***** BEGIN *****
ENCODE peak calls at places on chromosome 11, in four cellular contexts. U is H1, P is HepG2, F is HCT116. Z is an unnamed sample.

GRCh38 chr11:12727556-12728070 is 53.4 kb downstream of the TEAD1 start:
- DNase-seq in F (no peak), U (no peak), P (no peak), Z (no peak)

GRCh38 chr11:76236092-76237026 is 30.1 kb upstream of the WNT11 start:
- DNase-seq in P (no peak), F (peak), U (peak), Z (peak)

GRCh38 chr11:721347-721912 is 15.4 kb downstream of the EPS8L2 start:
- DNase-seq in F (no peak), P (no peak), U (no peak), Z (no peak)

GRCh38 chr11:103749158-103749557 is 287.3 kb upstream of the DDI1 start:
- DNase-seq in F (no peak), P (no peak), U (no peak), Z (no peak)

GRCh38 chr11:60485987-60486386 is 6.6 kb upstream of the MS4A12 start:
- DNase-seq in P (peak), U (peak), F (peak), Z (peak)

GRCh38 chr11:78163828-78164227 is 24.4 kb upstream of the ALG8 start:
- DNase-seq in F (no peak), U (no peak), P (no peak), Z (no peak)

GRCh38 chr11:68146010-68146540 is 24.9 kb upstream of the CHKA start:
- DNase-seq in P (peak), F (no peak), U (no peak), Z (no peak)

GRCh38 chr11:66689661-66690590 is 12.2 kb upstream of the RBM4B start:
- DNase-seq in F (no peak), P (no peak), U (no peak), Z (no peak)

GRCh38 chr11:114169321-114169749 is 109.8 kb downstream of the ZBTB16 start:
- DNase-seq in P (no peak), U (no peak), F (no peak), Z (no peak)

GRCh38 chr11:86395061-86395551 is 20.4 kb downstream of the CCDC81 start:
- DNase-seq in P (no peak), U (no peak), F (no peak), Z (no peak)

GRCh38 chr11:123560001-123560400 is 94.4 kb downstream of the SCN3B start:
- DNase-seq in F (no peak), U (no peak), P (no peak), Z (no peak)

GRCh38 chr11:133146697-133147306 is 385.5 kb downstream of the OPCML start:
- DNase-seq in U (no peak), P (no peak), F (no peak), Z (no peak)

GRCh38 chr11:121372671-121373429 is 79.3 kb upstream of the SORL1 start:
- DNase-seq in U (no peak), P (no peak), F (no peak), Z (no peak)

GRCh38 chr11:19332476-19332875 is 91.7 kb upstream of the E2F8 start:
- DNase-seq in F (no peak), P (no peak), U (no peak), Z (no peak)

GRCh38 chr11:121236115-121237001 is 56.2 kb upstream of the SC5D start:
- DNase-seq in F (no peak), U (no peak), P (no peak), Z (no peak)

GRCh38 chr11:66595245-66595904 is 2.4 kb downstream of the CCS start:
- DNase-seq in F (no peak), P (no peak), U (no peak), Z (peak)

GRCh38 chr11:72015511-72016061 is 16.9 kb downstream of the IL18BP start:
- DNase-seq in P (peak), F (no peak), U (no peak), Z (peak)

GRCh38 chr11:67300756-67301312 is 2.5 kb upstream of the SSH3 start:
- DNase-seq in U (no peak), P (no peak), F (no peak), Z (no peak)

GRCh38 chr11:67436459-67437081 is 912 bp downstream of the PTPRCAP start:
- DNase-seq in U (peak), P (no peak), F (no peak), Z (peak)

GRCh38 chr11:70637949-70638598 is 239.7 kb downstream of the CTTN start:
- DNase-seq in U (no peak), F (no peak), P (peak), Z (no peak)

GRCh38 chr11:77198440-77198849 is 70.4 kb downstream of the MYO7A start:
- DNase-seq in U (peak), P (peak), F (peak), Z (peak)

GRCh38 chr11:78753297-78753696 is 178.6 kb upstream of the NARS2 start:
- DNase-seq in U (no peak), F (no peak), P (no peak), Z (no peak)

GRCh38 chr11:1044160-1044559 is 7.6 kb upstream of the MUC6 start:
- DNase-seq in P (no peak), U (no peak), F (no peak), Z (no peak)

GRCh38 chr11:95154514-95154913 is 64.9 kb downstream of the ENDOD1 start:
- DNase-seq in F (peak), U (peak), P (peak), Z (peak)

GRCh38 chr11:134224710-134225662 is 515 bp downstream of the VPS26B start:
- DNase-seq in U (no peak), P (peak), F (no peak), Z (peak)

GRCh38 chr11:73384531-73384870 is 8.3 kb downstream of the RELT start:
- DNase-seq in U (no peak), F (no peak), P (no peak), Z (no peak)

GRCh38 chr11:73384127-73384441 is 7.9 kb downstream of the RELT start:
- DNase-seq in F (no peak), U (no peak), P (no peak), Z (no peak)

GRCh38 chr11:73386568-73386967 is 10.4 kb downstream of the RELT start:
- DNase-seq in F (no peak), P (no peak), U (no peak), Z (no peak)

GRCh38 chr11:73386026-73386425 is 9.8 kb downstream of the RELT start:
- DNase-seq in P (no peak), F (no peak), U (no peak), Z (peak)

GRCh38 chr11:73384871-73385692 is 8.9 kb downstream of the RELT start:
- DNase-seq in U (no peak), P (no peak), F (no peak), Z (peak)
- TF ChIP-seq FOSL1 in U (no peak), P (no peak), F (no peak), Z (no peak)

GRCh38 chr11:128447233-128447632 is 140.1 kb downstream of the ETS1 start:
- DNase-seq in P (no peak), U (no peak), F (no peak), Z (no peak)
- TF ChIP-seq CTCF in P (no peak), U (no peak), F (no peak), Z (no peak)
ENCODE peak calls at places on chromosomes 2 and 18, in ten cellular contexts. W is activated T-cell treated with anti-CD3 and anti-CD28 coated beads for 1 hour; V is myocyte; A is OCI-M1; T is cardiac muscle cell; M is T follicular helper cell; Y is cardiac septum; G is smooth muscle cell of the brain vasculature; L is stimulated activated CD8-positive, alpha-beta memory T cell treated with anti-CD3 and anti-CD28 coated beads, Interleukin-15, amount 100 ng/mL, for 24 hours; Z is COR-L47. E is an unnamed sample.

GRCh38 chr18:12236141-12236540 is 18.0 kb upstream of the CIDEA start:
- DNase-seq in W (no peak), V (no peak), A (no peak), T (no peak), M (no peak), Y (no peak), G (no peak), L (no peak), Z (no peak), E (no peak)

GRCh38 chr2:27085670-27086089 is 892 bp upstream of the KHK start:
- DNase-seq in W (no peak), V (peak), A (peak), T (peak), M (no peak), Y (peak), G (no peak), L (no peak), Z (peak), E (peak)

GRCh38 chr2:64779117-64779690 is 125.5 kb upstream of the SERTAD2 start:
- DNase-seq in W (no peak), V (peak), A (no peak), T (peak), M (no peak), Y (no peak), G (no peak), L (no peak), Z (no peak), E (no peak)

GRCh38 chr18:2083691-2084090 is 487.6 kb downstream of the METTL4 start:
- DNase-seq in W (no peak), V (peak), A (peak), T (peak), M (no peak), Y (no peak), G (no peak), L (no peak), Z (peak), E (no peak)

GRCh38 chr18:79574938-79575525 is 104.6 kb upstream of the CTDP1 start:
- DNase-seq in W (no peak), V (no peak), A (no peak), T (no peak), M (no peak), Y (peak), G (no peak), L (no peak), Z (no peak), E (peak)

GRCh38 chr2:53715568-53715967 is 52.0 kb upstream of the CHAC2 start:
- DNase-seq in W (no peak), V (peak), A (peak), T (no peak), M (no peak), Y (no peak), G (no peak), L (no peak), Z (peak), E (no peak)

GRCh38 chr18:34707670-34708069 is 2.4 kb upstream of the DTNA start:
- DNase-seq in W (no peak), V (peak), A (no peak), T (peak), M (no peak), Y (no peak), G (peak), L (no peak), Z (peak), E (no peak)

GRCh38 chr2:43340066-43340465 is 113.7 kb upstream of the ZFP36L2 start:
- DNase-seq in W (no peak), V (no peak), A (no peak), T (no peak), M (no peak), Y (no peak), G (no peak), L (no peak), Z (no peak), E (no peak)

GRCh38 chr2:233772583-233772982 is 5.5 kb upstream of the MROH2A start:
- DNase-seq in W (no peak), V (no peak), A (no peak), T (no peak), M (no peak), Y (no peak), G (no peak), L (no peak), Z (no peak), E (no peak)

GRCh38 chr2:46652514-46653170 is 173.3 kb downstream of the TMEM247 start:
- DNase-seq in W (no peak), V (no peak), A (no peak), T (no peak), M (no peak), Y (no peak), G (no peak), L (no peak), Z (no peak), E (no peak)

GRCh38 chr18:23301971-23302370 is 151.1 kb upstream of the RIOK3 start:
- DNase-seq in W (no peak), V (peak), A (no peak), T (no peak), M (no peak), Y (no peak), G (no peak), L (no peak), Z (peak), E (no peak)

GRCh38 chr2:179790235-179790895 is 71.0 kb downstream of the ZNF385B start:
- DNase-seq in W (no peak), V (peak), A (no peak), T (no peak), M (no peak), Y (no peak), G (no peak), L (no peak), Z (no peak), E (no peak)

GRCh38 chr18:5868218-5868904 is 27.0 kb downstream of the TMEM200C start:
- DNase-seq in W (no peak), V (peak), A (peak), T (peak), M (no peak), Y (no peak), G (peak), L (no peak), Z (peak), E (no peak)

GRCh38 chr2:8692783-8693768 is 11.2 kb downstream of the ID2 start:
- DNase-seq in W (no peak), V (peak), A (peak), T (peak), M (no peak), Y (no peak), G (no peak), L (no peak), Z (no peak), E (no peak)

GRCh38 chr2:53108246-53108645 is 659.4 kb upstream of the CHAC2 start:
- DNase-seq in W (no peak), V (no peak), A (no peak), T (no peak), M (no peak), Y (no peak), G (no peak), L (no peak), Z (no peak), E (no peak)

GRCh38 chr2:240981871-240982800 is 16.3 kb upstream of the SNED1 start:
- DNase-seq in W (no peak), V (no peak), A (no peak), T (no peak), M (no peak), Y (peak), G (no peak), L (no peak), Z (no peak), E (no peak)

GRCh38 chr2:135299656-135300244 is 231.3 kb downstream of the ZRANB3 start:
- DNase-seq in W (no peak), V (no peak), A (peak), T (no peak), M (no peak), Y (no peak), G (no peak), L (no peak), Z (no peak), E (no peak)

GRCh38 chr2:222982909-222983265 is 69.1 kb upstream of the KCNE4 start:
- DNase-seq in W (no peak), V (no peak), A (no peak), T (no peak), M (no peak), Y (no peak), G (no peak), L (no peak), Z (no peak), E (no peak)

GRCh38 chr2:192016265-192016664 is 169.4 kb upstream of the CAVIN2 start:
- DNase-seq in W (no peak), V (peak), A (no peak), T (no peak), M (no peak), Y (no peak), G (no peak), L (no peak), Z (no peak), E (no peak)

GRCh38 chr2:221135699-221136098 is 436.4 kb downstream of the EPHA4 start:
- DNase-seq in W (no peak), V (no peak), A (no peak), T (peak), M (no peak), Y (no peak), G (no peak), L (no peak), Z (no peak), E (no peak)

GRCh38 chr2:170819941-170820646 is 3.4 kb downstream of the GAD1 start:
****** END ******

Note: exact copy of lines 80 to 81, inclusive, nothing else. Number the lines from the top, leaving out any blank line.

- DNase-seq in W (no peak), V (peak), A (no peak), T (peak), M (no peak), Y (no peak), G (peak), L (no peak), Z (peak), E (no peak)

GRCh38 chr2:43340066-43340465 is 113.7 kb upstream of the ZFP36L2 start: